The Golden Goose is caught in the cross hairs again. Despite being authorized by voters eight years ago, and despite having identified $1.3 billion in potential savings or additional revenue in those eight years, Washington's performance audit program this year is targeted for funding cuts as budget-writing legislators wrestle with a $1 billion-plus shortfall.
That's the wrong approach. Numerous statewide and local examples testify to the success of performance audits, conducted by the state auditor's office. This investment continually pays off handsomely, as was envisioned in 2005 when Initiative 900 was passed by about 57 percent of voters both statewide and in Clark County.
Attacks upon this Golden Goose are coming from three directions. According to the Spokesman-Review in Spokane, the Republican-controlled Senate budget would trim about $16.8 million from the performance audit account, the Democrat-controlled House budget would take $4.7 million and Gov. Jay Inslee proposes a $2.7 million reduction. That's a trifecta of poor priorities. As the Tri-City Herald editorialized: "If, in fact, the Legislature is going to do anything with performance audits, it ought to give them a little more muscle."By one definition — the source of the funding — the cost of the performance audits is negligible. I-900 authorizes a tiny portion (0.16 percent) of state revenues from sales and use taxes to pay for conducting performance audits. In return, Washingtonians repeatedly have seen staggering amounts of waste identified, such as $3 billion over five years in the Department of Transportation's congestion management program, $5.1 million in "unnecessary spending" in the Sound Transit light rail system, and $50.2 million waste in the state ferries department.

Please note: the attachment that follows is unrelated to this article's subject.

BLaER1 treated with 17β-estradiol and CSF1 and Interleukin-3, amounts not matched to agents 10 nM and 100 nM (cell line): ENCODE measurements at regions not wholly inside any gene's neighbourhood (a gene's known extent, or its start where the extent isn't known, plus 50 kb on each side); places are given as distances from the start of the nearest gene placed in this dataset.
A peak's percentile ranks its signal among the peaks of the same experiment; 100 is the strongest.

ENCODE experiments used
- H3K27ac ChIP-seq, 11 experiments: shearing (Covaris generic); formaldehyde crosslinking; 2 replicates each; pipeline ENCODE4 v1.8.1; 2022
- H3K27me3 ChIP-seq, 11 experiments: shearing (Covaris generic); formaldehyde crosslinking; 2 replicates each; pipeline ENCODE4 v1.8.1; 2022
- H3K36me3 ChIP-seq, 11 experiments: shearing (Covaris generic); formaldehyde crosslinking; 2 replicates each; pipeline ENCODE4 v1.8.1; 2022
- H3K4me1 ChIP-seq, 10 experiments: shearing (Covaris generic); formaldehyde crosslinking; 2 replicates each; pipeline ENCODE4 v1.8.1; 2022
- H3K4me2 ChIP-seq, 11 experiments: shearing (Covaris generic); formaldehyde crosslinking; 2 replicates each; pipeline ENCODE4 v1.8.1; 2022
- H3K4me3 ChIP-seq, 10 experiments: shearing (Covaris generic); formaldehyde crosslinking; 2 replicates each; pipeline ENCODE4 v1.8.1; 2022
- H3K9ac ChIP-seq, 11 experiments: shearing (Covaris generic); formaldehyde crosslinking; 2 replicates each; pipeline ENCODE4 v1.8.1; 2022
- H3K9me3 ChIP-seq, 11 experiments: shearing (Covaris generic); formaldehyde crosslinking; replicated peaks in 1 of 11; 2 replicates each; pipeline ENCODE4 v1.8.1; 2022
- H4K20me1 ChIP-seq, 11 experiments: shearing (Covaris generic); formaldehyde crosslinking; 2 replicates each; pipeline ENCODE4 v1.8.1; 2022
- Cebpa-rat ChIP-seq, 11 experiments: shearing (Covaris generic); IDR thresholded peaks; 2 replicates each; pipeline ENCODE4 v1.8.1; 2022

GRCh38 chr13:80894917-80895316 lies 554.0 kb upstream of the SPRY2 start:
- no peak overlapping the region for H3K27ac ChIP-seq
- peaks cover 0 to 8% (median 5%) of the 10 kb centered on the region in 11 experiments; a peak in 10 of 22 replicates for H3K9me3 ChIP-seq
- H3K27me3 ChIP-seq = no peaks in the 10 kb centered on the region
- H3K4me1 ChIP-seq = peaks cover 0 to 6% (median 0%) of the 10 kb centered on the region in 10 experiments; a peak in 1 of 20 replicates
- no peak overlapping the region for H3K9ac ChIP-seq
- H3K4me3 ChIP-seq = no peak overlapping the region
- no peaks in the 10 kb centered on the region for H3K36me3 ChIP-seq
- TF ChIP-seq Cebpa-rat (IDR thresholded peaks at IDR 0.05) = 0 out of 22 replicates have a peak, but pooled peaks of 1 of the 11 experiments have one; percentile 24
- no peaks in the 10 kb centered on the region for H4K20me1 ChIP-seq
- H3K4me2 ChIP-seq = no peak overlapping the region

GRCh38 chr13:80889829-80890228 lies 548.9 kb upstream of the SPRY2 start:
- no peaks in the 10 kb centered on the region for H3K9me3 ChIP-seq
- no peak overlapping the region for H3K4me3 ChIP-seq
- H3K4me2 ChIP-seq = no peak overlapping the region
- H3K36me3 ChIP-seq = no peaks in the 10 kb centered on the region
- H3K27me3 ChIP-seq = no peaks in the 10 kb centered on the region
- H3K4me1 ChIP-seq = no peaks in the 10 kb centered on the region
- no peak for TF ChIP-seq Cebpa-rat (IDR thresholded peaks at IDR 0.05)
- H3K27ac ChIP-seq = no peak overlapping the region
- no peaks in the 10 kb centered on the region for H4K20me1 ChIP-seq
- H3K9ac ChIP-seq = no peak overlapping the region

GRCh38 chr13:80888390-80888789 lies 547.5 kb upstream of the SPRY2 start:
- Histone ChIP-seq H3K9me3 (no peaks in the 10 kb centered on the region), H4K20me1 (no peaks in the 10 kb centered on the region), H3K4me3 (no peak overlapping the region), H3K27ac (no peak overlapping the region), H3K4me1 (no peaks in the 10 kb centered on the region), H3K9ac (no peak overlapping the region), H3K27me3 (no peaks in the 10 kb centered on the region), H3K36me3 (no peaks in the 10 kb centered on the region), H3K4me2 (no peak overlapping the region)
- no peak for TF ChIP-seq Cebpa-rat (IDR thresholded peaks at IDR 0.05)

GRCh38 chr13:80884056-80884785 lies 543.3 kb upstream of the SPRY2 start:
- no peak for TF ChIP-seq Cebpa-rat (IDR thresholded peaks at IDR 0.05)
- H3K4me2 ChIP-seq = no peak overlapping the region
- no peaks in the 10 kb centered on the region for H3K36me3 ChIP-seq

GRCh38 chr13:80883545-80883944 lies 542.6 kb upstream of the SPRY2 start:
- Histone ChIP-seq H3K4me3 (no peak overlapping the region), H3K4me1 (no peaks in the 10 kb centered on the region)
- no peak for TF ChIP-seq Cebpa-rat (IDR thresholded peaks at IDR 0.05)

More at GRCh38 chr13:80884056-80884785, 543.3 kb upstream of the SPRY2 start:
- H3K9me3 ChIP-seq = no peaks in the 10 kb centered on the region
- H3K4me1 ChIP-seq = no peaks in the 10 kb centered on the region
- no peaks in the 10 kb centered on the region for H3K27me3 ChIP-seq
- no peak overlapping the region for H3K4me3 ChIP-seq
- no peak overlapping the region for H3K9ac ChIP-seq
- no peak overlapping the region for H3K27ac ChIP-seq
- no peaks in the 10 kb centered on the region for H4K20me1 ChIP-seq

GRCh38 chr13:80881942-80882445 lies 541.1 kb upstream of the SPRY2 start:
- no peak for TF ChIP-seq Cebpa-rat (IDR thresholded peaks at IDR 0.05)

In Clark County, a state performance audit several years ago identified five-year savings of $8.5 million in the Vancouver school district and $3.3 million in the Evergreen school district.
In tight budget times such — customary for several years in Washington state — we would hesitate to identify any particular state program as immune to budget cuts. But also in tight budget times, performance audits that identify ways to save money become even more valuable. And it's beyond our comprehension how either political party in Olympia can logically believe that wounding this Golden Goose advances any kind of meaningful austerity. Actually, such trims to performance audits would do the opposite: throw to the winds the opportunity to ferret out and recommend prudent fiscal strategies.
This is not the first year legislative budgeteers have wandered off onto this unwise tangent. Four years ago, they tried to cut performance audits by $29 million, the Spokesman-Review reports, but then-Gov. Chris Gregoire vetoed the action. Still, then-Auditor Brian Sonntag was forced to deal with a $15 million cut.
Whatever "savings" that might be achieved by cutting performance audits can be more than compensated for by letting this efficiency-identifying program continue, or even grow.